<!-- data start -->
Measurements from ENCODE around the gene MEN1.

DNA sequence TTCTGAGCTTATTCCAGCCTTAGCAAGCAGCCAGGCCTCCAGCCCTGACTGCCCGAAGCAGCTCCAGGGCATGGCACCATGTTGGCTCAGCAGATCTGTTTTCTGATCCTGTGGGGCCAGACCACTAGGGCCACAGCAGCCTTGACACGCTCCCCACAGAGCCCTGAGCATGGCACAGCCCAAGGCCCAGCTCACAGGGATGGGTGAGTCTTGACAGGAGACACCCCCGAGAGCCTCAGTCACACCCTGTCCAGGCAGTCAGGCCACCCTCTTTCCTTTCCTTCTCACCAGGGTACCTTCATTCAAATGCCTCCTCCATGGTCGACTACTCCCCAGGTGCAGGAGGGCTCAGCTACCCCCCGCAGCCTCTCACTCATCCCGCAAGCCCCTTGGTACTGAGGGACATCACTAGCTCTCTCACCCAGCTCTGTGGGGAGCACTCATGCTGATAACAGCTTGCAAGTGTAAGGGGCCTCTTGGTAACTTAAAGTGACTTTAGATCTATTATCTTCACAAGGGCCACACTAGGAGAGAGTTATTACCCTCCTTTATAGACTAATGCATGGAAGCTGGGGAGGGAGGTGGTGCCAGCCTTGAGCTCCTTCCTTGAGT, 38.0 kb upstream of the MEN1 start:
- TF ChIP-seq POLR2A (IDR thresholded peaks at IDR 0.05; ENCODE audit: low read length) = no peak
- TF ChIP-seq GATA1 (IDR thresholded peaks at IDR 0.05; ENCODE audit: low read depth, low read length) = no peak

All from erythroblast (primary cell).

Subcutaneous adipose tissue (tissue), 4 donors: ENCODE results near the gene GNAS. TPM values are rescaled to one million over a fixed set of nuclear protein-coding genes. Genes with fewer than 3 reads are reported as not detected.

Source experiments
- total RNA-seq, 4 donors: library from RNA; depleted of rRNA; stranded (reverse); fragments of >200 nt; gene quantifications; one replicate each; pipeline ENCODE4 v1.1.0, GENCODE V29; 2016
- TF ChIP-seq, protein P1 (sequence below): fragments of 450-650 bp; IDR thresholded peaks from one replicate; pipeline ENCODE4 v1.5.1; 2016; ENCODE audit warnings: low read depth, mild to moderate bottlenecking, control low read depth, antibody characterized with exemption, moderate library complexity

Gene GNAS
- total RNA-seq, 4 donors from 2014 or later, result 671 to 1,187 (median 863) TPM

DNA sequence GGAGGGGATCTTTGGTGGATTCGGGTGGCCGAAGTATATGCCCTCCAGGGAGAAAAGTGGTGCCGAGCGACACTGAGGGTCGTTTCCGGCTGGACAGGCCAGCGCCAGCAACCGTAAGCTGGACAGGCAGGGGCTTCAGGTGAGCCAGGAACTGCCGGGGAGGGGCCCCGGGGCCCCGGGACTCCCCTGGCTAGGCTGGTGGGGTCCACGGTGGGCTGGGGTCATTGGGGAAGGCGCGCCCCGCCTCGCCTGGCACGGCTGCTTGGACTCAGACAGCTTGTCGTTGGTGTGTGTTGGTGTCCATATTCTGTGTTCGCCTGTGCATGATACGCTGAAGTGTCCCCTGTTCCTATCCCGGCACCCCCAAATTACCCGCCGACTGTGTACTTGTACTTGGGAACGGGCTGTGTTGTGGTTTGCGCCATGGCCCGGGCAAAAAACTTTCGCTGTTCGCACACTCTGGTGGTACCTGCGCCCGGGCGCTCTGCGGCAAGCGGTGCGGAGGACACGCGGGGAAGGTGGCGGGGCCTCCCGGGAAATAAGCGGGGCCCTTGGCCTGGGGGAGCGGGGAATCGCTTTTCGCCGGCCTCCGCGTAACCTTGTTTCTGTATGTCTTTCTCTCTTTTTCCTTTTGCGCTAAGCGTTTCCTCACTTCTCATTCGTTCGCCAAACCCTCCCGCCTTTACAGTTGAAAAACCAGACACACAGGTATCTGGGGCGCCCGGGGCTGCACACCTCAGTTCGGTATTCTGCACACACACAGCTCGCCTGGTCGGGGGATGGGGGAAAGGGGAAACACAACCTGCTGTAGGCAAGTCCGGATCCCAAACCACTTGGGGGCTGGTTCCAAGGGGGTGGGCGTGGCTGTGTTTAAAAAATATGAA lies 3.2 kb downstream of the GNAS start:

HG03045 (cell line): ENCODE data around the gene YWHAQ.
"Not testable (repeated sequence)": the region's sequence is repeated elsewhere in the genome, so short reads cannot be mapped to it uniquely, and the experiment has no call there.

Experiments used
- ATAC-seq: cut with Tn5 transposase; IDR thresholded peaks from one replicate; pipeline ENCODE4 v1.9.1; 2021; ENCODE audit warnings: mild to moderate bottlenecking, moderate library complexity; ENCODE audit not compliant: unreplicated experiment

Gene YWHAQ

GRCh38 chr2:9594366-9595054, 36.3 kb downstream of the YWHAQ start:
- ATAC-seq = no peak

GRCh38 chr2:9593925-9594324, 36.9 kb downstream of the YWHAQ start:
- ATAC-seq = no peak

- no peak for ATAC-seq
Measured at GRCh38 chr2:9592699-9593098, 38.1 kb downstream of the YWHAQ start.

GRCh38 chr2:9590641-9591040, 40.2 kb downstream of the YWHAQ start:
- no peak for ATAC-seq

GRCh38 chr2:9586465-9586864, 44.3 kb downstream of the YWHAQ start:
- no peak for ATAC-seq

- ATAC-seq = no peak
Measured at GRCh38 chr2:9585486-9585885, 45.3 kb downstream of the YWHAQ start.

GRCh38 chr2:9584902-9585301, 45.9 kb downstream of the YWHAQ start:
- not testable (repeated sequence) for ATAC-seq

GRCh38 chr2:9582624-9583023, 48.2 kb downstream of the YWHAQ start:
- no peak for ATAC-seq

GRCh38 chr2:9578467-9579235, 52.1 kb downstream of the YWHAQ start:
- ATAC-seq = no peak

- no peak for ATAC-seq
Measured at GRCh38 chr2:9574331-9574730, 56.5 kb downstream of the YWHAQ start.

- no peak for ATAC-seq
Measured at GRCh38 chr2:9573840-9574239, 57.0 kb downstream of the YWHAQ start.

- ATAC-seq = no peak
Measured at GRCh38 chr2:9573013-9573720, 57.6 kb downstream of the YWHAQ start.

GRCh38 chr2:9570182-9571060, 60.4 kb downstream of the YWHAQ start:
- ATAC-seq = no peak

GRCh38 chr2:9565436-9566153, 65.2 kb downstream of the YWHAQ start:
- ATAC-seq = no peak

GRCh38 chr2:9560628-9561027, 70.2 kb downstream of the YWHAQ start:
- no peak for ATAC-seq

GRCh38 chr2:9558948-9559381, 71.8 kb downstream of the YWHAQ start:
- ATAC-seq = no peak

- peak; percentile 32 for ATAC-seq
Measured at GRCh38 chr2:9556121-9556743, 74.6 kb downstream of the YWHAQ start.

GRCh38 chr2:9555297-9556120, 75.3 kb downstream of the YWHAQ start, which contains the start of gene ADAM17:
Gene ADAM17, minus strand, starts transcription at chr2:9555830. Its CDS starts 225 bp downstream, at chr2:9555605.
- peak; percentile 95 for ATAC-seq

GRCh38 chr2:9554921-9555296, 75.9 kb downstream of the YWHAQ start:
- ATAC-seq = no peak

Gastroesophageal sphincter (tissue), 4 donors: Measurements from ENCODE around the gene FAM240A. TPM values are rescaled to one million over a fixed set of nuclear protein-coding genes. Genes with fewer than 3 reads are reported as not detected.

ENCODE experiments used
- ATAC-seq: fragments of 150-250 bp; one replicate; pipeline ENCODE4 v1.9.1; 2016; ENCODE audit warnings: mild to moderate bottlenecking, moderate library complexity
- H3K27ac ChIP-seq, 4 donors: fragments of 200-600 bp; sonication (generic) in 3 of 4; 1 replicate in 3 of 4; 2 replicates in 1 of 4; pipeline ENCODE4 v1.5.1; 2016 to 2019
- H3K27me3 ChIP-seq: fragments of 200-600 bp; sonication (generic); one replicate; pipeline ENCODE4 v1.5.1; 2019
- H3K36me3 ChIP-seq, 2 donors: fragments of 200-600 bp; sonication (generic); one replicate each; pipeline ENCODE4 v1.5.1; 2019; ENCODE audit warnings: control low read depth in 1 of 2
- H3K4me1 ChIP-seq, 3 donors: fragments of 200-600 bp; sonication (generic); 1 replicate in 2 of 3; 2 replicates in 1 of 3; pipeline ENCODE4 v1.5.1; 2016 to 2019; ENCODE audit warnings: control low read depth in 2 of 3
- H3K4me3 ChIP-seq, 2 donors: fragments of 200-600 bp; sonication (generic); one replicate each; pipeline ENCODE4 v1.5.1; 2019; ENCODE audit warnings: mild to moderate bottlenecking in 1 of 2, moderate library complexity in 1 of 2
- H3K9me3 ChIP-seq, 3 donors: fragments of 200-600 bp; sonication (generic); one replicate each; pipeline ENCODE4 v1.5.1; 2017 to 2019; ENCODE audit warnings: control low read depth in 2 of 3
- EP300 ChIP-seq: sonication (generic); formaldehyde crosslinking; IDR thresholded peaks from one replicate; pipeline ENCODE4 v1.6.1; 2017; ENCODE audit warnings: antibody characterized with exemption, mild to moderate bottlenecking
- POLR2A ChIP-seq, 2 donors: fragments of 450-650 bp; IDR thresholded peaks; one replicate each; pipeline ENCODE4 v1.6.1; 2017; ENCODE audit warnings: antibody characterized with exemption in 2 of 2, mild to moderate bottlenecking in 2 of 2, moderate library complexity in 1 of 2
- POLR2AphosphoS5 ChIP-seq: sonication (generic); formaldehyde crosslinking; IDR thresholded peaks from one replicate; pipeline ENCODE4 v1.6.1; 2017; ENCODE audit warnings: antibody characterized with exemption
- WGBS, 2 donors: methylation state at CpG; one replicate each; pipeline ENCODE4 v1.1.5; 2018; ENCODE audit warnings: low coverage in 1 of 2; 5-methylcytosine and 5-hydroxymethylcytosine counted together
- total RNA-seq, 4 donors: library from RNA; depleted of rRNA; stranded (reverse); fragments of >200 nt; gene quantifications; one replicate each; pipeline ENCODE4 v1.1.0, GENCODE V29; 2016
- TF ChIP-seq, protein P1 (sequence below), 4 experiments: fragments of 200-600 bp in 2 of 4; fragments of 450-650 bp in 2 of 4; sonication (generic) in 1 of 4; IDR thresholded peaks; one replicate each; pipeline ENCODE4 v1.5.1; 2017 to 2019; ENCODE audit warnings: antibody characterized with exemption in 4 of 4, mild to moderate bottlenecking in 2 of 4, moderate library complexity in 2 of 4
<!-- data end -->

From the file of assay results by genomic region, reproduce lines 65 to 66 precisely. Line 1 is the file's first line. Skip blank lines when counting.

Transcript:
- H3K9me3 ChIP-seq, 3 donors: fragments of 200-600 bp; sonication (generic); one replicate each; pipeline ENCODE4 v1.5.1; 2017 to 2019; ENCODE audit warnings: control low read depth in 2 of 3
- EP300 ChIP-seq: sonication (generic); formaldehyde crosslinking; IDR thresholded peaks from one replicate; pipeline ENCODE4 v1.6.1; 2017; ENCODE audit warnings: antibody characterized with exemption, mild to moderate bottlenecking